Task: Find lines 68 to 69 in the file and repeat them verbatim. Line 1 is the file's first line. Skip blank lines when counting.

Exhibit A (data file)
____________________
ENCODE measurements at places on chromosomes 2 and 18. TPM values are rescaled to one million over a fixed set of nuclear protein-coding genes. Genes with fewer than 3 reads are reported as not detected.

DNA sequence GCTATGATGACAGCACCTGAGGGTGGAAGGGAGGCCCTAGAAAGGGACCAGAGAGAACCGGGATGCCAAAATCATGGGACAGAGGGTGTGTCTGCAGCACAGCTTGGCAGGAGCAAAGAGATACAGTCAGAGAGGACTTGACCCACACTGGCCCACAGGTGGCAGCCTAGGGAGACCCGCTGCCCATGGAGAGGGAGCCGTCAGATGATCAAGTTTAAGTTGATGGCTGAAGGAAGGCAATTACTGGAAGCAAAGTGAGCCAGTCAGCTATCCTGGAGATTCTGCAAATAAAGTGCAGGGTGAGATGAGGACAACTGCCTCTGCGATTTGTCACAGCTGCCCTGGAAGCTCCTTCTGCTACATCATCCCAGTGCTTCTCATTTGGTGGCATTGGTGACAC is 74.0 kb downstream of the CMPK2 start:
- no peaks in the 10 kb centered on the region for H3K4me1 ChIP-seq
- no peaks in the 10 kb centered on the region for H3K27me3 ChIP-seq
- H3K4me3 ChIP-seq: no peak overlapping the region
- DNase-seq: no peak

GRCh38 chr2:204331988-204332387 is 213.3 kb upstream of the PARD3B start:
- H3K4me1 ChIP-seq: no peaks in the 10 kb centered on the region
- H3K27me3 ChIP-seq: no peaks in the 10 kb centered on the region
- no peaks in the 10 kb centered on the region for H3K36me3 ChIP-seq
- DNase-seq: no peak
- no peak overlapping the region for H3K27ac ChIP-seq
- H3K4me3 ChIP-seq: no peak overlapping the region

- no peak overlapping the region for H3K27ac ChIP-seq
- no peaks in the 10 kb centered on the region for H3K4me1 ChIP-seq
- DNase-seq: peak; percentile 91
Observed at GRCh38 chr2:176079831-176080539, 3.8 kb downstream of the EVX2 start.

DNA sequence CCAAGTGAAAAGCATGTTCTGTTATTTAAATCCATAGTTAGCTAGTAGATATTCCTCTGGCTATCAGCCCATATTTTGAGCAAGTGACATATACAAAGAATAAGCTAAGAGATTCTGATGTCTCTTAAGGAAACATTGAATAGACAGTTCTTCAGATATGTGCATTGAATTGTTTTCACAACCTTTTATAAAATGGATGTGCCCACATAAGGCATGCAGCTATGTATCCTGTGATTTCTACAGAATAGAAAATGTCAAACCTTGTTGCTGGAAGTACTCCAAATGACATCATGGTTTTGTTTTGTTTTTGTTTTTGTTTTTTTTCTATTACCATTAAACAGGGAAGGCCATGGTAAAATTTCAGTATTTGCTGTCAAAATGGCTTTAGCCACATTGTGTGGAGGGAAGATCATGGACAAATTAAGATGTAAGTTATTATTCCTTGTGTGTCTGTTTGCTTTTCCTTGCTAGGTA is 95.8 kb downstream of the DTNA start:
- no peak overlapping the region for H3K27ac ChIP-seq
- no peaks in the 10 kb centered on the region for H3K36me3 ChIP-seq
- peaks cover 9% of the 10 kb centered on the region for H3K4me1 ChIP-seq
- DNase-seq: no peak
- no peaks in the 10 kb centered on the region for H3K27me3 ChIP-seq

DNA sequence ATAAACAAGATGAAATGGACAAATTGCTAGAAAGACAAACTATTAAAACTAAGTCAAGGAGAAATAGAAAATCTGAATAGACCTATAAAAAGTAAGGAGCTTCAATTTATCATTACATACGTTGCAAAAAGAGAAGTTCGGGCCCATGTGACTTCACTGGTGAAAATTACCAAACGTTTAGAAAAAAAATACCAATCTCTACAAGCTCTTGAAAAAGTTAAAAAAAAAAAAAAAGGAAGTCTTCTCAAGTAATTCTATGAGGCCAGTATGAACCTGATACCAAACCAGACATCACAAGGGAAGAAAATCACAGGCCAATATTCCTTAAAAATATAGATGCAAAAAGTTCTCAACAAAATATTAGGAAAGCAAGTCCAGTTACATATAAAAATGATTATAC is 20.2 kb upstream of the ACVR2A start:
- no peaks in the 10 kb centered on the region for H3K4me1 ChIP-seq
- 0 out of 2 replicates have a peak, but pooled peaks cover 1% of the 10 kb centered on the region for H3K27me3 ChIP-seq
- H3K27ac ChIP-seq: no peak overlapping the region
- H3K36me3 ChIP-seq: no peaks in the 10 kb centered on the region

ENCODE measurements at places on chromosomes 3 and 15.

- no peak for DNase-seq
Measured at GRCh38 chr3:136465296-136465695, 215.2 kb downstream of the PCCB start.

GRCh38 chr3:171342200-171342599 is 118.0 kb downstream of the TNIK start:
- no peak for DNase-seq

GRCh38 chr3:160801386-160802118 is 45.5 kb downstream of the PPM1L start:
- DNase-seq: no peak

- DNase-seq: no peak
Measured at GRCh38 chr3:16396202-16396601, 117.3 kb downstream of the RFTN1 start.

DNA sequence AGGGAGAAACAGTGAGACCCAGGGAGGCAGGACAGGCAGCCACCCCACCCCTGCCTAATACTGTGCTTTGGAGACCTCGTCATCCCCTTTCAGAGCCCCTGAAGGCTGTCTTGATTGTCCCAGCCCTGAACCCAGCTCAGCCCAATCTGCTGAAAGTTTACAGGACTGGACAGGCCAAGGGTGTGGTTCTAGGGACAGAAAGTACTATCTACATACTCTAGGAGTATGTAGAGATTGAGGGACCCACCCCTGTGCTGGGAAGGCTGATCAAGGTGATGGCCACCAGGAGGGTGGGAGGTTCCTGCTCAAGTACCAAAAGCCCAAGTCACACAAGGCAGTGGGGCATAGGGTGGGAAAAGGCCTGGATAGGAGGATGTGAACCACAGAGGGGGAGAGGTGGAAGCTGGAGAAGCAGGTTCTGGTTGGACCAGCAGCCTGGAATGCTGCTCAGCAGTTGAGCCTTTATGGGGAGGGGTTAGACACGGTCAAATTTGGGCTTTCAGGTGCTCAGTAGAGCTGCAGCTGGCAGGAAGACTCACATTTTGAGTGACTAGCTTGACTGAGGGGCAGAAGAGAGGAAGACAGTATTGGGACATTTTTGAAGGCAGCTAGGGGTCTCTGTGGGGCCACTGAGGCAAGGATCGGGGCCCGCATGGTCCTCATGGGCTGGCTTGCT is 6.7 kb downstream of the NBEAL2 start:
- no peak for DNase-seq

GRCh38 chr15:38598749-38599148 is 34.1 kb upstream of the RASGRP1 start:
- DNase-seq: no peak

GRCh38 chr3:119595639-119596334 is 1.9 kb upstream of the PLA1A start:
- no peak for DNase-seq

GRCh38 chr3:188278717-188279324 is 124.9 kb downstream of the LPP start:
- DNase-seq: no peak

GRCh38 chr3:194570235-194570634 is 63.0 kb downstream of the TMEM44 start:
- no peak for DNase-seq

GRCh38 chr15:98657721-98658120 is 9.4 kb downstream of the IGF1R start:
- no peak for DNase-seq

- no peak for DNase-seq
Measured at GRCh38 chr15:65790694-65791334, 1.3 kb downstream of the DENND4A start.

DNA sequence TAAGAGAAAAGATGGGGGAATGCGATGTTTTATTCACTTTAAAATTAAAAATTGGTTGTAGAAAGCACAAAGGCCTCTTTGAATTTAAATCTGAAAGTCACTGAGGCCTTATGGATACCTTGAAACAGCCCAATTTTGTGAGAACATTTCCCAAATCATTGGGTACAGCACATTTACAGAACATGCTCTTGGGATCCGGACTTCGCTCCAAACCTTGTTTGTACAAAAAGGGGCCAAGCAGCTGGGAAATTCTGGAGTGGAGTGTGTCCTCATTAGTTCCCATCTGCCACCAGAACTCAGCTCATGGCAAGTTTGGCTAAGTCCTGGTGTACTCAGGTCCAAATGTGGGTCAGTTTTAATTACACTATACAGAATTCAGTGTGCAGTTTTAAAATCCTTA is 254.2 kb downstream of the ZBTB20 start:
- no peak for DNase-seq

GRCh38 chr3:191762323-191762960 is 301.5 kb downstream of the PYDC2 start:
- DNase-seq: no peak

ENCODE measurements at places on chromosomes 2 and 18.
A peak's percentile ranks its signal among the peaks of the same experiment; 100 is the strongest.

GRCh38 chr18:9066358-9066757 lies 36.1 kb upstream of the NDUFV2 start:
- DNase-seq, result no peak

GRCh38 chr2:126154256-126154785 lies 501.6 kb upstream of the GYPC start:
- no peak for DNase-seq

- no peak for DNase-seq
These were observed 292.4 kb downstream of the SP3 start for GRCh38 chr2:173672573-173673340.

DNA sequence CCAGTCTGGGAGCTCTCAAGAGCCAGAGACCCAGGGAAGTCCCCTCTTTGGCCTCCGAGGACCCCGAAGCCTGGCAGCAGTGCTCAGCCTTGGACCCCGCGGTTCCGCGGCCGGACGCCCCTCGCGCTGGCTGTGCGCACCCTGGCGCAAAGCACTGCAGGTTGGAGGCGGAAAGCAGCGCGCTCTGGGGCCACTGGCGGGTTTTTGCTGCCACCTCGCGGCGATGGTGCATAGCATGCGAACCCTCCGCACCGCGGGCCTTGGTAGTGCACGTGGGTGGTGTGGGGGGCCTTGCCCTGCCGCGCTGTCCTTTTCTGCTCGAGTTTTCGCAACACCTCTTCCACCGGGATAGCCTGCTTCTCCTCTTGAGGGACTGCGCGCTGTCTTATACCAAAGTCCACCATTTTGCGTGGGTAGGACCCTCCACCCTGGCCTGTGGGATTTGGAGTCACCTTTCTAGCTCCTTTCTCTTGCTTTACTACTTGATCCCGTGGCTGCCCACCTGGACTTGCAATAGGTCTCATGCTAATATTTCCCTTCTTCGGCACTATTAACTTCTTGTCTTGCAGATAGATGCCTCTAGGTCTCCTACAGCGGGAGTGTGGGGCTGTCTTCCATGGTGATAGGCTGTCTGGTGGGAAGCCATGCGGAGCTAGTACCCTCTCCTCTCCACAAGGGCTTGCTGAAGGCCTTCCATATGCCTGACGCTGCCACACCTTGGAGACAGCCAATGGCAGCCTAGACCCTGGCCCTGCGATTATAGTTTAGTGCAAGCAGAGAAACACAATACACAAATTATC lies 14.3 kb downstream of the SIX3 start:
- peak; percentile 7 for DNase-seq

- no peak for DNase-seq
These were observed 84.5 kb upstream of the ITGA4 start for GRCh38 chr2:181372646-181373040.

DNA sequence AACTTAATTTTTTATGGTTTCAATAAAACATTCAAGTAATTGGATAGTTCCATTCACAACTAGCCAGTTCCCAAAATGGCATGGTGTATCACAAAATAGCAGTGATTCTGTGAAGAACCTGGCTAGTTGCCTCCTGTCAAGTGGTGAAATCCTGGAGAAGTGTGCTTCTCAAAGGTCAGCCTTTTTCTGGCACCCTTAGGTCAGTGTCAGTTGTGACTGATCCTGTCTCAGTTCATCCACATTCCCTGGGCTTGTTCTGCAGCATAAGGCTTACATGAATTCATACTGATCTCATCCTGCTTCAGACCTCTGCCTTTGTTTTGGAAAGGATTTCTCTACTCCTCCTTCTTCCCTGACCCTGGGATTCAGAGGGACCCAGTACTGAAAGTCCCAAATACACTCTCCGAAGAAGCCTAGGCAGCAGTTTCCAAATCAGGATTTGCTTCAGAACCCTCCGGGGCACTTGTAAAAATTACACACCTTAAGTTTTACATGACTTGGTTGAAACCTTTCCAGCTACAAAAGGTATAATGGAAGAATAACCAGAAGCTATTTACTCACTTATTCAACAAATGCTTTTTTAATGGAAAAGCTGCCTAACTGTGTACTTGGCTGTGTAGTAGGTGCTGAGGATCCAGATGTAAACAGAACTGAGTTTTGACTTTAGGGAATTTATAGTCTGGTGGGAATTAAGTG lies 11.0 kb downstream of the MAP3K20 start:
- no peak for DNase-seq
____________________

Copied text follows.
DNA sequence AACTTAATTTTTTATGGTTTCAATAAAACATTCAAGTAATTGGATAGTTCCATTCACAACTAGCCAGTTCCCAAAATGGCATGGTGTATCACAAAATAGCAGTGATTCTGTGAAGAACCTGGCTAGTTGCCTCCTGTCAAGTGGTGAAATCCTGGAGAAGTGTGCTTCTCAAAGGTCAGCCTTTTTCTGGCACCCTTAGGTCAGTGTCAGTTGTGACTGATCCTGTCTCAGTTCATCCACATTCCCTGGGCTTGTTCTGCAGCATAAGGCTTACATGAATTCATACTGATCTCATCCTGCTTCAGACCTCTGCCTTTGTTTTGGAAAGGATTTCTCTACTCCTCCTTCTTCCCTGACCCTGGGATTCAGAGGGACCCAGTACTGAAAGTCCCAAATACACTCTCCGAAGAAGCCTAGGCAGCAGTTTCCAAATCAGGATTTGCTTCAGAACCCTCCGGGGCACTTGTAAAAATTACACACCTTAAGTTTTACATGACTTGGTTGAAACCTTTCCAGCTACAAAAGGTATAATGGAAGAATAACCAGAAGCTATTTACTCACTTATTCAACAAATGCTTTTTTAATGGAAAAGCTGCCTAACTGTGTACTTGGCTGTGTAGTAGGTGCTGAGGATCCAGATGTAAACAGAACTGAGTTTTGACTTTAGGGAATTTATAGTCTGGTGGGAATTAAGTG lies 11.0 kb downstream of the MAP3K20 start:
- no peak for DNase-seq